Official Publication of the Massachusetts Teachers Association
Conference on union skills draws hundreds
By Jean Conley
A lmost 400 education activists converged on Springfield in early January for the 2020 MTA Union Skills Winter Conference, an
event focused on core priorities such as negotiations,
employee rights and member organizing.
Participants could hardly find a place to squeeze
in for several workshops, including one on wage
scales for Education Support Professionals and one
on racial justice.
Other sessions during the conference, which was
held on Jan. 11 at the Sheraton Springfield Monarch
Place Hotel, focused on the Fund Our Future
campaign. Some participants attended a workshop
titled “Cherishing Public Higher Education in
Massachusetts,” while others devoted their time
to a multisession boot camp designed to provide
members of local associations with a working
knowledge of municipal finance before Student
Opportunity Act funding begins flowing to districts
across the state.
The MTA All Presidents’ Meeting was held
concurrently with the first block of the conference,
allowing local association leaders to attend most
of the day’s sessions. Some who attended the MTA
Higher Education Conference, held at the hotel the
day before, stayed through the Union Skills event.
Locals were encouraged to bring groups of
members to participate in workshops based on their
roles and interests, and a number did so.
Sandwich Education Association President
Chelsea Craig said she and other members of her local
attended as a team “to add new skills to our toolbox.”
While Craig attended leadership-based sessions
to hear from fellow association presidents, other
Sandwich members went to communications and
technology-based workshops to learn how to best
connect with members. “We all chose different
sessions that spoke to our needs,” Craig said.
SEA member Carly Smith selected a session on
contract action teams.
“Being able to tap into how other locals
organize made me feel that this was something I
At lunch, MTA President Merrie Najimy cut a
cake to celebrate passage of the Student Opportunity
Act, which will bring additional Chapter 70 education
funding to districts over the next seven years. The
measure was signed into law in November.
At last year’s Union Skills Conference, Najimy
noted, members expressed their solidarity with
striking Los Angeles educators. By October of 2019,
she said, striking Dedham educators were making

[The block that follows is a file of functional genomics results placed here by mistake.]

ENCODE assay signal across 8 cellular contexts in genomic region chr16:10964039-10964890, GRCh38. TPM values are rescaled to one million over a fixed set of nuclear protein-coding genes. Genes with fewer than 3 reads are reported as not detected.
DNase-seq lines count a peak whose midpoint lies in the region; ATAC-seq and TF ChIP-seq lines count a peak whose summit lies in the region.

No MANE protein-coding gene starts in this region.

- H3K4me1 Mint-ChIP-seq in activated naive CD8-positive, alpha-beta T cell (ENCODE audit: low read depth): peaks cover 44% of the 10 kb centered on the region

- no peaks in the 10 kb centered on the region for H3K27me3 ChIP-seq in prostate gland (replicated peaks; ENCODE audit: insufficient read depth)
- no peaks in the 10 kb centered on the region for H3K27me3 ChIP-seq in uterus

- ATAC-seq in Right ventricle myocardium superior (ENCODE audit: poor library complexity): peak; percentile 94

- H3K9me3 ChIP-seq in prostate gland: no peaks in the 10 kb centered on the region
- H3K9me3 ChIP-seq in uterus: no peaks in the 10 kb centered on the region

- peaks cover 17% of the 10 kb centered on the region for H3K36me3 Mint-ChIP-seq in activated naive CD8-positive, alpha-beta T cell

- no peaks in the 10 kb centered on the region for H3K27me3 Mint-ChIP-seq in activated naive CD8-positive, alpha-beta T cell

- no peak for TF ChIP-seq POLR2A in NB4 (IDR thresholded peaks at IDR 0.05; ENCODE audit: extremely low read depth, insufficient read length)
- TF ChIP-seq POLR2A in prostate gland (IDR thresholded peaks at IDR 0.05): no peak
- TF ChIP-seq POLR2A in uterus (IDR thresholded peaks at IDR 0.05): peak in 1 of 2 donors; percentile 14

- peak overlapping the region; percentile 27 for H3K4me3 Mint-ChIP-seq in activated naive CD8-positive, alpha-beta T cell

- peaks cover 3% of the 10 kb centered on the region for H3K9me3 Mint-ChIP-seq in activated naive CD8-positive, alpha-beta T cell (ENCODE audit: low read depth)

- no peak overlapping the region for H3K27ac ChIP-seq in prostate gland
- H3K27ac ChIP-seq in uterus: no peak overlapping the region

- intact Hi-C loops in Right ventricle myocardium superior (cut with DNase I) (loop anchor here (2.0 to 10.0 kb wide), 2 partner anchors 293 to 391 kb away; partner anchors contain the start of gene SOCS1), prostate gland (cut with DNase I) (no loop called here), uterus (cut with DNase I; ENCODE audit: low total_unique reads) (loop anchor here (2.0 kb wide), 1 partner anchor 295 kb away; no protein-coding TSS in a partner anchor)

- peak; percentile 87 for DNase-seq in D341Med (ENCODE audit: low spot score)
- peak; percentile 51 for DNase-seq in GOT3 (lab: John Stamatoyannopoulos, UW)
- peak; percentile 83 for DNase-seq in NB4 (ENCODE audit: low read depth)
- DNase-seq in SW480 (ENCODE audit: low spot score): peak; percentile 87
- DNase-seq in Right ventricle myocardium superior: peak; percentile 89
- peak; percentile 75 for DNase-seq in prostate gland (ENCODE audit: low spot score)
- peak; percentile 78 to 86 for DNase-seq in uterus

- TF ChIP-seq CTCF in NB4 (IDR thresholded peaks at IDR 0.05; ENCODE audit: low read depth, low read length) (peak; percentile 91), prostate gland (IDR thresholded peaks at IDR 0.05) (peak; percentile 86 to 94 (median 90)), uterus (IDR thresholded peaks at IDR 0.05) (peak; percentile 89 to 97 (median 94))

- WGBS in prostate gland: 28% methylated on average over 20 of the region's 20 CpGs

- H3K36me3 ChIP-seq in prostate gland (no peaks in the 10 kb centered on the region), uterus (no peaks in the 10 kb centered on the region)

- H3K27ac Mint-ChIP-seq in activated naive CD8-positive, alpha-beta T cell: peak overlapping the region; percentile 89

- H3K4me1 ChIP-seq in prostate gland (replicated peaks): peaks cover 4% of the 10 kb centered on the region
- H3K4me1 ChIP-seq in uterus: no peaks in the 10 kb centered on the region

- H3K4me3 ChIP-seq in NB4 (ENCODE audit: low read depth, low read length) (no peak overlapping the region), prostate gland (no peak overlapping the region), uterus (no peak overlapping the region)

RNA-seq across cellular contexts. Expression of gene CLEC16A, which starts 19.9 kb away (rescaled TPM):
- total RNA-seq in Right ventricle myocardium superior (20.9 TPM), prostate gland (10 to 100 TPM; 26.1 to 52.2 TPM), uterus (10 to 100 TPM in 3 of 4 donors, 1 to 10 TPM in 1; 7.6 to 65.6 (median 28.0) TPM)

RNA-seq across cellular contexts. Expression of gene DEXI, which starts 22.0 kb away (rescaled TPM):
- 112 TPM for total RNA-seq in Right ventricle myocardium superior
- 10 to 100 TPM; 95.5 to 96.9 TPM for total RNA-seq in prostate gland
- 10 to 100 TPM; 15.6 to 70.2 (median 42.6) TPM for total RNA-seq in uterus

their own national headlines.
“Then, with our coalition allies, we won the
biggest infusion of money ever — $2 billion — for
public schools in Massachusetts,” Najimy said. “We
are riding that wave right now, and you are doing
exciting work in your locals.”
MTA Vice President Max Page told the crowd
that the Student Opportunity Act was a victory not
just for students and educators, but one that has
“ricocheted around the country, inspiring others.”
Yet there is still work to be done to win passage
of the Cherish Act, he said. The legislation would
end a long downward spiral in state funding for
public higher education, help reduce the amount of
debt now placed on students and their families, and
address the need to stop the exploitation of adjunct
faculty and professional staff.
Page introduced UMass Lowell professors
Phitsamay Uy and Sharon Subreenduth, who arrived
at the conference with 25 South African educators on
a two-week Teaching English to Speakers of Other
Languages exchange trip.
Uy, a member of the Massachusetts Society of
Professors Lowell, said the group was studying the
use of educators’ unions as vehicles for empowerment,
advocacy and professional development. “Unions
played a significant role in South Africa’s liberation
struggle,” added Subreenduth.
During the lunch break, Dedham Education
Association negotiating team members received a
warm reception from fellow educators as they spoke
about the local’s strike for a fair contract.
DEA President Tim Dwyer said the solidarity
shown by fellow educators and other union members
around the state was “enormously gratifying.”
Negotiating team member Rachel Dudley said
the members’ decision to dig in on issues that truly
matter to educators, such as the inclusion of sexual
harassment language in the contract, added to the
union’s power. “We said, ‘No, we’re not going to let
these issues go,’” Dudley told the crowd. In the end,
she said, not only was sexual harassment language
included in the contract, but training was extended
“to everyone — from the administrative team all the
Above left, a group from Sandwich attended the conference as a team. Above right, members of
a South African delegation sat with MTA educators as they chose their workshop sessions.
Photos by Sarah Nathan and Bob Duffy